Baking stone placement in gas oven?

Discussion in 'Pastries & Baking' started by nostalgia, Feb 15, 2006.

  1. nostalgia

    nostalgia

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    Greetings, programs! I've been having a ball baking many of the formulas in Rheinhart's "Bread Baker's Apprentice."

    I read somewhere that it's acceptable to put the baking stone on the floor of a gas oven, and bake on it down there. This being quite convenient, I gave it a go.

    A few weeks ago I made some pane l'ancienne using parchment to slide it onto the stone. The bottom burned very badly, very quickly. I thought it was the parchment's fault.

    Tonight, I made 3 ciabatta loaves. The first two I put directly on the stone, sliding them off my peel. Within 5 minutes, the bottoms were burning. I moved them to an upper rack, but the inside was done long before the crust could develop. The tops of the loaves didn't get any color at all.

    The third loaf I baked on the back of a sheet pan. It cooked normally (in about 20 minutes total) and developed a gorgeous, brown, crispy crust.

    So, is this normal? I'm looking to get a bigger stone, should I avoid keeping it on the floor of the oven? I'm not quite sure I understand why putting it on the floor makes the stone so darn hot.

    Thanks in advance!

    -Joe
     
  2. scott123

    scott123

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    The stone gets so hot because it's directly in contact with the heat source. A thin baking stone sitting directly on top of the heat source is almost going to have the effect of cooking bread in frying pan. Great for tortillas, not quite so bad for pizza, but not so good for loaves.

    Place the stone on the bottom shelf. The distance between the stone and the heat source will prevent it from overheating. If you find the bottom of the crust is cooking faster than the top, place it a higher shelf to take advantage of the rising convective heat collecting in the headspace of your oven.

    A stone cooks very differently than a sheet pan. If you've logged in a lot of hours with a sheet pan, a baking stone will take a bit of a learning curve.
     
  3. panini

    panini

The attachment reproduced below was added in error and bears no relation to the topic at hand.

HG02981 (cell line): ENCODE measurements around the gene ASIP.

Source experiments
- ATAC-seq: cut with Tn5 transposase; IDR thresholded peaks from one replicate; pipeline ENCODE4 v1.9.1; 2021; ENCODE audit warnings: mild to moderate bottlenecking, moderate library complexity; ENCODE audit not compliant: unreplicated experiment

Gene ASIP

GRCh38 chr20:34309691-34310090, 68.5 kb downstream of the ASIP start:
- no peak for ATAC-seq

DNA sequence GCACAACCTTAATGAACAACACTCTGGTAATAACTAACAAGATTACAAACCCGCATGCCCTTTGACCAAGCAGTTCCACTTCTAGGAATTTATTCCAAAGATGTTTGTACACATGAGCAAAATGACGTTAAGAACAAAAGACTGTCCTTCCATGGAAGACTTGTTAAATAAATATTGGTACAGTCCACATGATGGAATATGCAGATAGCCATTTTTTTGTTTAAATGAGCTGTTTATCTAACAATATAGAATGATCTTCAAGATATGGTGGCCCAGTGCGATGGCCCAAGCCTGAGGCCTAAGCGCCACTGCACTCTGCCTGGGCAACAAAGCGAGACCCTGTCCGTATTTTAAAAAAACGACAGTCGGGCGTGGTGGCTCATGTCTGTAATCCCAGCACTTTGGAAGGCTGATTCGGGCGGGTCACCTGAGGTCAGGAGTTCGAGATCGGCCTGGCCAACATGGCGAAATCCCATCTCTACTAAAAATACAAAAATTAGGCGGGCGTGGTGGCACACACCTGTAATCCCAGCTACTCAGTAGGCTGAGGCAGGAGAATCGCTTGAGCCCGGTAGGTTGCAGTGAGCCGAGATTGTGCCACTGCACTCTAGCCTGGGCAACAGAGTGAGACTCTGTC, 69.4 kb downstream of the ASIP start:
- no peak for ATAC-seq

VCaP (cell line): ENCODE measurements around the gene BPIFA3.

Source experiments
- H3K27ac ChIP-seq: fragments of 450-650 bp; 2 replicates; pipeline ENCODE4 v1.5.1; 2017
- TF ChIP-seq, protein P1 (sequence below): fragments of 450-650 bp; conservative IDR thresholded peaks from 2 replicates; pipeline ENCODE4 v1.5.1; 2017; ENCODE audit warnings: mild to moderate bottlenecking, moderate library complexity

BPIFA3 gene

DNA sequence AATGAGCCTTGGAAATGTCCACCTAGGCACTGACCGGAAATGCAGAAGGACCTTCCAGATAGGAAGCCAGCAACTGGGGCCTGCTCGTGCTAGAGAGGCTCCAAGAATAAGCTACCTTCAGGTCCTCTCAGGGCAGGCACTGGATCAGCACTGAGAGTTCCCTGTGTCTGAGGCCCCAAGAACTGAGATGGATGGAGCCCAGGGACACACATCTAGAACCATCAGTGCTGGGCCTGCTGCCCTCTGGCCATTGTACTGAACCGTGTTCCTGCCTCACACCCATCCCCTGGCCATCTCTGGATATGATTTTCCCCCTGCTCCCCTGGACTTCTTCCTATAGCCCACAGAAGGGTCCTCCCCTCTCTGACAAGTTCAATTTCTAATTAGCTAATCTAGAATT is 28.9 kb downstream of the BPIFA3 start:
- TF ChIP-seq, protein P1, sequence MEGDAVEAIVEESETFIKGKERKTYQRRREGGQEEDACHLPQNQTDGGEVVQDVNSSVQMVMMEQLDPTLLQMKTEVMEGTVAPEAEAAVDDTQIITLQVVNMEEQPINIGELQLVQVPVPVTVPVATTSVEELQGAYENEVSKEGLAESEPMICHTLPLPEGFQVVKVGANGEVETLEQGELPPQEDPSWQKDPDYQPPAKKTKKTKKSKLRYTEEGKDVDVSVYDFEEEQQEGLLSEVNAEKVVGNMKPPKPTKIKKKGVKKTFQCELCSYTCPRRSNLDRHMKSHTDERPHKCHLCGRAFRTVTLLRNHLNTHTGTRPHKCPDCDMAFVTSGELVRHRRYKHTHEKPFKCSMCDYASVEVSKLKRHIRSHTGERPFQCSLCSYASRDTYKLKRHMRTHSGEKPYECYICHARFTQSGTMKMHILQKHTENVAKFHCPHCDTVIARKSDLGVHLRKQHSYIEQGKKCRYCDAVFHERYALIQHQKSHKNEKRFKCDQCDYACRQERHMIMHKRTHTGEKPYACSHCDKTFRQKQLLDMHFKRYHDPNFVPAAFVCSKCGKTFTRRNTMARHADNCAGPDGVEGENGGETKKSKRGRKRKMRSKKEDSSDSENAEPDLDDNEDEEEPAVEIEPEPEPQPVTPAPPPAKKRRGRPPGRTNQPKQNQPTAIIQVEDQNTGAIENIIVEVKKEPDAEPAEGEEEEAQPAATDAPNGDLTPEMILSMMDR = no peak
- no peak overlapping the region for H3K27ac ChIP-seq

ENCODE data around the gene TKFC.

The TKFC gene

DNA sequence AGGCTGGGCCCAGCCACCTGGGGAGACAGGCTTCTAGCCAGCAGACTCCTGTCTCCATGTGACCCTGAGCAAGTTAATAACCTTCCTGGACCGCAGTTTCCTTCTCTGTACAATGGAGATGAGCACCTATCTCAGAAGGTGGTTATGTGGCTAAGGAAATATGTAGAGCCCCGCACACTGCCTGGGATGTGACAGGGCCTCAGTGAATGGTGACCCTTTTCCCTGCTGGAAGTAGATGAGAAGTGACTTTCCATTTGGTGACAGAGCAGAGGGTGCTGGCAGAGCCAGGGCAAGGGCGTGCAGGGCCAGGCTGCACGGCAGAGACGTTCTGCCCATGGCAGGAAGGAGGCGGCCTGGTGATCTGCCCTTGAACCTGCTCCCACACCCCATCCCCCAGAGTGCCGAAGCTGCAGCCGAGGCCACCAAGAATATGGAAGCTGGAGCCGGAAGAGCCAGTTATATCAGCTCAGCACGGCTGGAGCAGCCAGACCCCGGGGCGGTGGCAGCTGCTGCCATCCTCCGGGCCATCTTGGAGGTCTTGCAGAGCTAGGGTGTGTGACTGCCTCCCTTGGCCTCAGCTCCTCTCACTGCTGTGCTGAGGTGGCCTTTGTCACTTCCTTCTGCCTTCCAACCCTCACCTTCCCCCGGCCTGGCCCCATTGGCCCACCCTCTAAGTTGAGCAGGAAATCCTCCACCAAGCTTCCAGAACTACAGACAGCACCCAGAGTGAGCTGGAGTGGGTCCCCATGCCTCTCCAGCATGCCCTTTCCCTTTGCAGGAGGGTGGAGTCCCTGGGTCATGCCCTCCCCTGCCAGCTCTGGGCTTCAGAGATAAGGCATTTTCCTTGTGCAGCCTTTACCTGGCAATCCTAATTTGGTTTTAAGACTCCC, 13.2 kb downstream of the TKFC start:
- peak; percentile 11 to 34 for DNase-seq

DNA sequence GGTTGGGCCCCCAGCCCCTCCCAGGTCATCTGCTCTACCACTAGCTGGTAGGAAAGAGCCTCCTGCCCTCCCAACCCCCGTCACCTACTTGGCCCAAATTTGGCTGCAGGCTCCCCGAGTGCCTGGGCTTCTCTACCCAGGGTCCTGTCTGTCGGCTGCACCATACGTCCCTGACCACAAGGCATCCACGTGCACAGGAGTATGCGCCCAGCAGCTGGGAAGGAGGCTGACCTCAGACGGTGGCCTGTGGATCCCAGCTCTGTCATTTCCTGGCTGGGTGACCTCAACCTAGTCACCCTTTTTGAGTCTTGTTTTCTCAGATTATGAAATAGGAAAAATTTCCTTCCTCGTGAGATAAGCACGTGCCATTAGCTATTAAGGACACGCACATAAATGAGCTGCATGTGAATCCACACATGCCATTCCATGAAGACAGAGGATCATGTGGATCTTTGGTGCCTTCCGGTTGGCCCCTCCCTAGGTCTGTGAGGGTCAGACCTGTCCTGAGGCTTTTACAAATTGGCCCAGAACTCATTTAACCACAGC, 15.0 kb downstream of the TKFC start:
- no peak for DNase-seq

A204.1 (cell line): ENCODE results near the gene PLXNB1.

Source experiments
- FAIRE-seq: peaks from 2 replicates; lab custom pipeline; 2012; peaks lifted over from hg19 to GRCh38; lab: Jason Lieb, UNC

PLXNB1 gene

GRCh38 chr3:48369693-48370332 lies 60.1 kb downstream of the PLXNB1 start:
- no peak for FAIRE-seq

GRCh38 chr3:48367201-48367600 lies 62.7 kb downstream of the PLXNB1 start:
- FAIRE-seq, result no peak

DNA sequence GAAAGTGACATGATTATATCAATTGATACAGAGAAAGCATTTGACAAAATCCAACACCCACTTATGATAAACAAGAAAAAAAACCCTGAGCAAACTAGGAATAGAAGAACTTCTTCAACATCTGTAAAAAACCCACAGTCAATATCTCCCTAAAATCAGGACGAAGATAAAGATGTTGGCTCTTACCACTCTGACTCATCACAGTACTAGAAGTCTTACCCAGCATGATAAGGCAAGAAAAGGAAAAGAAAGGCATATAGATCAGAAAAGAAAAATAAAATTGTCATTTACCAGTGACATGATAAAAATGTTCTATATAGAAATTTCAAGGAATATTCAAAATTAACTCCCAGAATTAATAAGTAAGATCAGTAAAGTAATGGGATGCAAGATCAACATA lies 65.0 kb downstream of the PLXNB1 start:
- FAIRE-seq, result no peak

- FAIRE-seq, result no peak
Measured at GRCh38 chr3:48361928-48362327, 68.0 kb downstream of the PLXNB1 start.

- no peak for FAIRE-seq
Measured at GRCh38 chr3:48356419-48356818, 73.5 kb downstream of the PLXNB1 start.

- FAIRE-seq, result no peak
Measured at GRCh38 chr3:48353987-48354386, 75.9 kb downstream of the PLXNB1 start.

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    agree.
    want to add that you should always have recovery in the back of your mind. When you alter the internal temp of your oven, by opening the door, adding h2o etc. The decrease in temp will call for more heat which in turn will have your gas jets open on the bottom. does this make sense?
    If you open you door and drop your bread quickly and shut the door, there will certainly be less the flame going full force to recover to the desired temp.
    If you dropped 20-30 deg. when you put in your bread. Then you probably had more direct heat towards the stone then if it droped 10 deg.
     
  4. nostalgia

    nostalgia

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    Thanks for the info! When I get the new stone, I'll definately put it on the bottom rack. I'll most likely leave the smaller pizza stone on the floor. It did do a great job on the crust last time I made pizza that way.

    As for the stone cooking differently than a sheet pan, can you give some examples of what I should expect? I've baked bread with the stone on the bottom rack before, and didn't notice much difference from cooking on the sheet pan.

    Thanks again,

    -Joe
     
  5. scott123

    scott123

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    Joe, to understand how a stone works versus how a baking pan works, it helps to learn a bit about thermodynamics. Although this article doesn't go into the specifics of baking stones, it's fantastic for learning the basics of how cookware absorbs/stores/conducts energy:

    Understanding Stovetop Cookware

    I've done some research on my own regarding ceramic materials. Read this article and then come back and I'll give you an idea of where ceramics fit into the picture. That should give a good idea of what's going on when you bake with a baking stone.
     
  6. nostalgia

    nostalgia

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    Thanks for the link! I'm pretty comfy with the thermodynamics and conceptual parts. I'm curious to read-world differences in behaviour of the loaves when baked on a stone vs. a sheet pan. I've heard all kinds of ideas, ranging from, "The stone absorbs moisture from the crust to make it crispy," to, "The stone should be soaked in water before baking to provide moisture to the dough."

    By example, I baked a set of Pane Siciliano loaves from Bread Baker's Apprentice this weekend. The recipe specifically says not to bake them on a stone. When they came out of the oven, they were easily my best loaves to date. Beautiful, thick, chewy crust, soft, open interior. What would have been different had I baked them on a stone instead?

    I haven't baked enough loaves on pans and stones to see a real difference myself, other than baking times. I've always baked on a dry stone, and (until I tried putting the stone on the oven floor) have had excellent results. I'm just a curious baker :)

    Thanks again,

    -Joe